er they would sell the land, and their price for
i that he wished them all to go home satisfi
ed, so that when they met their people there
they might not be ashamed to tell them what
they had done that so many bands of their
nation from such remote parts of it had never
If 1 IL TUAL lid
un'te an('
wished them to consult together this evening,
and select out of their number two chiefs in
whom they had confidence, to speak for them
that he wished to meet them all in council, but
that not more than two should speak, to save
time, that they should direct the two speakers
associated in business my brother W. L. I what to say to him although they were ol
Lock wood, aid the business in future will be con- different bands, yet they were of the same na
ducted underihe firm of J. H. &. W. L. Lockwood
1 all perso# having unsettled accounts with me, jje
reqaeaedfo settle the same by-note °r»therwise.
had talked together, and had chosen a speaker.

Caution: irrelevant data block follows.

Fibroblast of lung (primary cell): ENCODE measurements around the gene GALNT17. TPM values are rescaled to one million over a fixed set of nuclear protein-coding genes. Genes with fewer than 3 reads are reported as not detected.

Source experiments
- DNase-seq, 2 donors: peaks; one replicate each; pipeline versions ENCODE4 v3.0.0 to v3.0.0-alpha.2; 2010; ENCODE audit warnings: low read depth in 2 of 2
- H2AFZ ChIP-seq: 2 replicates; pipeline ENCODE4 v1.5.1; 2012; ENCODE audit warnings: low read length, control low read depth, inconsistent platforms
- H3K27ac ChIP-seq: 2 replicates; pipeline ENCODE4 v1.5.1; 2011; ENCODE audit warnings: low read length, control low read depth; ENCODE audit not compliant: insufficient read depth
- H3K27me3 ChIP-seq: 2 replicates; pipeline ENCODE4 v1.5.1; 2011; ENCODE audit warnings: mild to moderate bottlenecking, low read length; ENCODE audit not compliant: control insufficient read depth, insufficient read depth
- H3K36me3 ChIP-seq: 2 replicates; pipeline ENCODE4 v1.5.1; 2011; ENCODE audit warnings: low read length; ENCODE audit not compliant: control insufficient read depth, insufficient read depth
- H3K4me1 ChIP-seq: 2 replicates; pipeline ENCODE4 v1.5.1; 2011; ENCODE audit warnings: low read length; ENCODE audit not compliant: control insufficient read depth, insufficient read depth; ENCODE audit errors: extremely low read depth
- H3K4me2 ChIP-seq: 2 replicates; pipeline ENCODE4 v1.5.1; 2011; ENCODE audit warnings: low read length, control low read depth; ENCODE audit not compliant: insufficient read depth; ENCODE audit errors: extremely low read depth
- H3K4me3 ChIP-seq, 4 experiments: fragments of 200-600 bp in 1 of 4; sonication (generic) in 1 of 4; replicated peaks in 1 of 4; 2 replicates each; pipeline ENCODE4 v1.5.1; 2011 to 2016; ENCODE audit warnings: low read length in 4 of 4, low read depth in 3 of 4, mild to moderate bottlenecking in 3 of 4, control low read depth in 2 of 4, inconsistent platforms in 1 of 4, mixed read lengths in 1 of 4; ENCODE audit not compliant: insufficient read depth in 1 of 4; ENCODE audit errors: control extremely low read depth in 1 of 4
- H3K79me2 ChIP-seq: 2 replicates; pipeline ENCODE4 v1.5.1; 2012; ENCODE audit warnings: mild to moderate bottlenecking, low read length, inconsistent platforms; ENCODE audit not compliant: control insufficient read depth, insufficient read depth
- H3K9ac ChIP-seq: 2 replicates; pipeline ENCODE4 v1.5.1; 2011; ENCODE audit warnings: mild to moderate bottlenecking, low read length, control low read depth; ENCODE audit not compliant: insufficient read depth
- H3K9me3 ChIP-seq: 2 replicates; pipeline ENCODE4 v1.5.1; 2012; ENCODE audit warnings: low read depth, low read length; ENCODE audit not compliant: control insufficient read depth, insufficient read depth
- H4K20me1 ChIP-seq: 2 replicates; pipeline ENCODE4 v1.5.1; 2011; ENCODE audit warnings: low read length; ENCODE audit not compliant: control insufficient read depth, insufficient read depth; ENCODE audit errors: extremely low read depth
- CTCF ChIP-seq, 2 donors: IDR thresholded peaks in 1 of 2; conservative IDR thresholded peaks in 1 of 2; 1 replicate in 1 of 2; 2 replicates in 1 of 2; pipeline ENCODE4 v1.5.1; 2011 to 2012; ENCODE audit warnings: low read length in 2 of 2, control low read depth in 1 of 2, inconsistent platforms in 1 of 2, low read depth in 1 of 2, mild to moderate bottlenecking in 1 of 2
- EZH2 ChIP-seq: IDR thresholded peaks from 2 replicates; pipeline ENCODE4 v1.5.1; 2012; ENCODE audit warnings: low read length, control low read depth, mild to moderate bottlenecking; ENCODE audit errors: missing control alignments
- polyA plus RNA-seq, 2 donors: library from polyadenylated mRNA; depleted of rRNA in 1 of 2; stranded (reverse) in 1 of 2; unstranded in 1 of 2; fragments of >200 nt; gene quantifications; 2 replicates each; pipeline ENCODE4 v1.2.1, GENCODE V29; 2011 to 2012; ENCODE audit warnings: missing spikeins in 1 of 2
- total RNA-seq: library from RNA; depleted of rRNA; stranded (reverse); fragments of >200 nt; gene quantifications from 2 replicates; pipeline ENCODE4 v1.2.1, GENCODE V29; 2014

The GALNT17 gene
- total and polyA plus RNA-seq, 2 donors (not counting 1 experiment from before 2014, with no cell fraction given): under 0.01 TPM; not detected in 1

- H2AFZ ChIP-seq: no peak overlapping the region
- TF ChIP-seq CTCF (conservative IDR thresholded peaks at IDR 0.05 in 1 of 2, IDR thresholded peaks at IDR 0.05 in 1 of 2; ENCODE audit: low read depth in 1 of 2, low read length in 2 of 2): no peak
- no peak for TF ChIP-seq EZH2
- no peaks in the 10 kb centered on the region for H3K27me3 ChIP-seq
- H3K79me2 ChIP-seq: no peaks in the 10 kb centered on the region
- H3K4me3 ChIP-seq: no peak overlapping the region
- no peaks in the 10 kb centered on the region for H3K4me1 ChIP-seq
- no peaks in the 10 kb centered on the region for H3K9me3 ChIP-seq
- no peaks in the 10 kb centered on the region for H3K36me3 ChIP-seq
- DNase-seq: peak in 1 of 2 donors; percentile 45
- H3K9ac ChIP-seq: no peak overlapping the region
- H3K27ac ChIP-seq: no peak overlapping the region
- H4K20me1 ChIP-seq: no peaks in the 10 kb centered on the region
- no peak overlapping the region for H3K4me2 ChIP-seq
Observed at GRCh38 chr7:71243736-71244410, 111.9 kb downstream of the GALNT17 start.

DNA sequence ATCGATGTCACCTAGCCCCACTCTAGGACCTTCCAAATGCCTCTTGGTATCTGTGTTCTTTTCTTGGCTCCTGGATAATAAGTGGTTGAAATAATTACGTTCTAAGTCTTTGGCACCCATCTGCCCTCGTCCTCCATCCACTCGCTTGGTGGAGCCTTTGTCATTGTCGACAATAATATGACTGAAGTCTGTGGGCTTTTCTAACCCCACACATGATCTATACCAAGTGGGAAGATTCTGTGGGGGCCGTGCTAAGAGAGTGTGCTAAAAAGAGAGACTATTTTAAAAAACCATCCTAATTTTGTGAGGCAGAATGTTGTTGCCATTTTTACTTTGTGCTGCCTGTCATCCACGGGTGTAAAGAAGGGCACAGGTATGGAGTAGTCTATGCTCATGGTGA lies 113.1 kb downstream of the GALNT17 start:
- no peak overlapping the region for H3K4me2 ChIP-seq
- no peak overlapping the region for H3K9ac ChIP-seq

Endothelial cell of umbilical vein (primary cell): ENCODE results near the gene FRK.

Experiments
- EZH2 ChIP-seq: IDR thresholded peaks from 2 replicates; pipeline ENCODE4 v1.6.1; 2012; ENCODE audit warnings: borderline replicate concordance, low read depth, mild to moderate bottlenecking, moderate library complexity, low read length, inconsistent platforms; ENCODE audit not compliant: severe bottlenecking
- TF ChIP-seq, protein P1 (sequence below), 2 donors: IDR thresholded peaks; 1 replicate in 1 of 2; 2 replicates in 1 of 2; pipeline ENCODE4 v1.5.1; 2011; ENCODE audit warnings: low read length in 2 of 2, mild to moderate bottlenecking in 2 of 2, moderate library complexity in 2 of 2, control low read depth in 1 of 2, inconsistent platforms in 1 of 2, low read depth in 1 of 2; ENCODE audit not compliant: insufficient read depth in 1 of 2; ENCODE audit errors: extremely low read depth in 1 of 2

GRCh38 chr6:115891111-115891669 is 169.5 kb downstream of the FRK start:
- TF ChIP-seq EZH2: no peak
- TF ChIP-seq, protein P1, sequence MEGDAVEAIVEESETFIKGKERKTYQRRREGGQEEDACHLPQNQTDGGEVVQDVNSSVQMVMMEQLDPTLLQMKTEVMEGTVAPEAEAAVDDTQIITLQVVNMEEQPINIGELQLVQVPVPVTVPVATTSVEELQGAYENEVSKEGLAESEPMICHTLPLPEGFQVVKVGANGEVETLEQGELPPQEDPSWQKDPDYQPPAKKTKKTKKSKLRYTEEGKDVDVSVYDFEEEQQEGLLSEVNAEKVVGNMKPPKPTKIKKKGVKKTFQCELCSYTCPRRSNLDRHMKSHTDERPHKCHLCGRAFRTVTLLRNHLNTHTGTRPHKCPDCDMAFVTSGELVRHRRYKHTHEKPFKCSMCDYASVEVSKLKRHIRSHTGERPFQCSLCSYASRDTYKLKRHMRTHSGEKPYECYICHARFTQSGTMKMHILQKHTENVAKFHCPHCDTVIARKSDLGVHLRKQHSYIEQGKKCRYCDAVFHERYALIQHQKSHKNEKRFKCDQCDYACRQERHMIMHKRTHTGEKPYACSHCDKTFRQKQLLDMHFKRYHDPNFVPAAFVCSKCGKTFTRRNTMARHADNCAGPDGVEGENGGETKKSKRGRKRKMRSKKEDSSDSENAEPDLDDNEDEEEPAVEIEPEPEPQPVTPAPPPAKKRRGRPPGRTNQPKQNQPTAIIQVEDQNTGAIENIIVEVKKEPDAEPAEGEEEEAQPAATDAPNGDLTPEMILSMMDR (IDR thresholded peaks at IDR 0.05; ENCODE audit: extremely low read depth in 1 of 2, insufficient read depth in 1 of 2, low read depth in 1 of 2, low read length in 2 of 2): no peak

After waiting half an hour and none of the
other chiefs having spoken, the Governor a
gain took occasion to urge upon the Chippe
ways the necessity of being at peace with the
Several chiefs came forward to ask ques
tions respecting the map of the country wish
ed to be purchased, and seemed to understand
and be satisfied with it. The council adjourn
ed till to-morrow.
THURSDAY, July 27th.
The Council met at 11 o'clock, A. M.
Ma-ghe-ga-bo, (TheTrapper) and Pa-goona,
n e
have listened closely to the words the chiofs
have told me to say to you.
My father, when we first met here, we smo
ked and shook hands together. Four times we
have gone through the same ceremony, and
now, on the fifth, we have coine to give you
an answer. 1 stand here to represent the chiefs
of the different bands of my nation, and to tell
shew your generosity towards us. 1 he
VVe have understood you will pay us in
goods and money for our lands, and we wish
to know n/w how much you will givi us for
finger counts ten. For so many years we wisj^
you to pay us an annuity. A Iter that our gra
children, who will havo grown up, can spe'
for themselves. We will consult with our fa
thers, (the sub-agents) and ask them what is
the value of the land, and what annuity we
ought to receivc for sixty years.
My father, take the land you ask from us.
Our chiefs have good hearts. Our women havo
brought the half breed* among us. They are
together as one people that he
wished them
to consult together this evening.